Perhaps the most serious flaw in his game is his defense. He is not hard to beat at all, but I think it is more a problem of physical underdevelopment than a matter of quickness. He struggles defending on the ball, but he is quite good avoiding his man at the other end to receive the ball. He is not the most dedicated player in the world defensively, but his attitude did not look bad, either.

I suppose everyone who has read this far has concluded that I love this guy, and I really do. He is an artist with the ball, a magician who finds the play where there is none. He reached the peak of his imagination at this tournament.

After making his debut with Estudiantes' first team in Spain in the fifth game of last year's ACB League finals, he was expected to be the third point guard of the team for the next season, although an interesting scenario has been brought up now that the starter has left for Italy. If Estudiantes does not bring in a foreign point guard (and even if they do) he will have the chance to get minutes at the highest level of competition outside the NBA, both in the ACB league (considered the strongest domestic league in Europe) and in the Euroleague (where the top teams from all over Europe congregate every year). His coach, Pepu Hernández (Spanish coach of the year) says that he will not hesitate to play Sergio, even as a starter, IF he earns his minutes.

It will be interesting to check how his game translates to the next level. Will he be able to keep his magical touch? I guess in one way or another, his game will have to evolve into a more orthodox version of his freestyle trademark. We will surely keep you posted.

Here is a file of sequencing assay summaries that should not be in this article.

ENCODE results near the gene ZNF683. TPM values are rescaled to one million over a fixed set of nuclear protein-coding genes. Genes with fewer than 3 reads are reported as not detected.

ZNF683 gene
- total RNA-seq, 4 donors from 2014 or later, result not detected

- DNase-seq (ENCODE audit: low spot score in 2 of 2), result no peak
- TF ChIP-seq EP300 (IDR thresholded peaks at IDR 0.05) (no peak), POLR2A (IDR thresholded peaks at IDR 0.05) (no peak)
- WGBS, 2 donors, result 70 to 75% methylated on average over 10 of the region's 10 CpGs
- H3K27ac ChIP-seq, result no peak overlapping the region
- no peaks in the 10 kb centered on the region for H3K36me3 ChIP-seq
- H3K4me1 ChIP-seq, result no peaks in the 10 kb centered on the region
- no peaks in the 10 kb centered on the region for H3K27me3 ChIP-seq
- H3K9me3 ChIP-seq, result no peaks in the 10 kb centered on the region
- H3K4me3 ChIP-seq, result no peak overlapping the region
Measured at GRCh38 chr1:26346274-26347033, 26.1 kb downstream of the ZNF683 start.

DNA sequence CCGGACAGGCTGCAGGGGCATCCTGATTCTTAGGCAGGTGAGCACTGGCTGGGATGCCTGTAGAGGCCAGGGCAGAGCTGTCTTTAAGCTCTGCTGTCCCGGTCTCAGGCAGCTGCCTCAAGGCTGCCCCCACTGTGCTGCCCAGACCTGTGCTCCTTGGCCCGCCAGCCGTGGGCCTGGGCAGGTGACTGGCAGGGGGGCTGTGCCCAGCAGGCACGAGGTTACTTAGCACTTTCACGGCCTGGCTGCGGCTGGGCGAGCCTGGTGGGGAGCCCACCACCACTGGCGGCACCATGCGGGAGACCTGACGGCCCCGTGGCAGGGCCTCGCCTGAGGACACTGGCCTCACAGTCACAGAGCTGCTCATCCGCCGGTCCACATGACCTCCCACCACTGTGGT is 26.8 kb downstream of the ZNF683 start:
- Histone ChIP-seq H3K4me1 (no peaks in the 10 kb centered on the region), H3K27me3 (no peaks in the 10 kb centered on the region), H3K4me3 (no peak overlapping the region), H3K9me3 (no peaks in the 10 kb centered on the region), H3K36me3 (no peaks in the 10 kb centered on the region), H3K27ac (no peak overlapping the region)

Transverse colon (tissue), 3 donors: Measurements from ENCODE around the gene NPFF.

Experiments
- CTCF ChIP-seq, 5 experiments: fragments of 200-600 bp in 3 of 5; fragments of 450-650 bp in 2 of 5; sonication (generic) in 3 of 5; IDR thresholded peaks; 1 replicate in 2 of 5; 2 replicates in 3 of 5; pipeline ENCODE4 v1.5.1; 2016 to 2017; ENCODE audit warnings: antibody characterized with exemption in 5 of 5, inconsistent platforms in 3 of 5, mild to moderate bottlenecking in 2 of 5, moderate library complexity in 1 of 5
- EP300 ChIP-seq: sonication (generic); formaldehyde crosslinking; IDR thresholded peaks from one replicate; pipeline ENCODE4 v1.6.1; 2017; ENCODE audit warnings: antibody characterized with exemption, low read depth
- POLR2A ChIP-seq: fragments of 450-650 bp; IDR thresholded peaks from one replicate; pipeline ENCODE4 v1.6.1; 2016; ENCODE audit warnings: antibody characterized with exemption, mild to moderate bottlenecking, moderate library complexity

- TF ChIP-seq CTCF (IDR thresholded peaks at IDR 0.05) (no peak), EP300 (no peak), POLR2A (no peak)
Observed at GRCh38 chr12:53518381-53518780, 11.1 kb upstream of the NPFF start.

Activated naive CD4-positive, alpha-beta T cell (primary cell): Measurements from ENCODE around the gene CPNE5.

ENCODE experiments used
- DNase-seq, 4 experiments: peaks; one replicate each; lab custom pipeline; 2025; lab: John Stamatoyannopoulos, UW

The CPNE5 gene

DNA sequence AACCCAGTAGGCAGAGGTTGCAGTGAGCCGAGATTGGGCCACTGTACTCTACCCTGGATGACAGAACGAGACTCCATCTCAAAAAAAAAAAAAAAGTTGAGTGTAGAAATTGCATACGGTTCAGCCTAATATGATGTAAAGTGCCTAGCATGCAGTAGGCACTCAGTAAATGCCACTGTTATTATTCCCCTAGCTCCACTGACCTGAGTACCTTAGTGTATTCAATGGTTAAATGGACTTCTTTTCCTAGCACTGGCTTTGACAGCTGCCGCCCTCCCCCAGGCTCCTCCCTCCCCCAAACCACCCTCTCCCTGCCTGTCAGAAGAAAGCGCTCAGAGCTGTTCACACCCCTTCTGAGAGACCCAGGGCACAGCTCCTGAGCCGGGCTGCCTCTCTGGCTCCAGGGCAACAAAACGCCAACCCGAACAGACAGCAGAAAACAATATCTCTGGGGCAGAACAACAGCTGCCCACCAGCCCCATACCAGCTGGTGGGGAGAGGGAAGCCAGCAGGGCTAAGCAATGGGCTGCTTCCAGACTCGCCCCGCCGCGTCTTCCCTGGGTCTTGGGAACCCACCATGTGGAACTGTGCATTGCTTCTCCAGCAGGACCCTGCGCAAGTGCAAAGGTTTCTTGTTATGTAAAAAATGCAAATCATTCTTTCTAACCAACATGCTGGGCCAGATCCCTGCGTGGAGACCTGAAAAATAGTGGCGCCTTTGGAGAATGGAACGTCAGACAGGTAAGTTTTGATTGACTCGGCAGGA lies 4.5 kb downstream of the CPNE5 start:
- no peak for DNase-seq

The burning question: NBA potential? As you can see, he is no seven-footer who will get instant love from the scouts. He will need to continue to prove himself at the next levels of competition to receive a chance in the NBA. His talent is first round material, but it remains to be seen the degree to which he adapts to leagues as strong as the Euroleague and the Spanish ACB. I am sure he will make it, though. He works as hard as any player you will find. He would be playing basketball 24 hours a day if he could. He is that crazy about the game. We have only now just tasted a sweet bit of his winning character. We can only beg for more.

This is Sergio Rodríguez for you, a Spanish magician.

Sergio Rodriguez scouting report.
Three FIBA Europe videos of Sergio Rodriguez and the Spanish national team (possibly for limited time only).
FIBA Europe interview with the coach of the Spanish Junior national team about Sergio.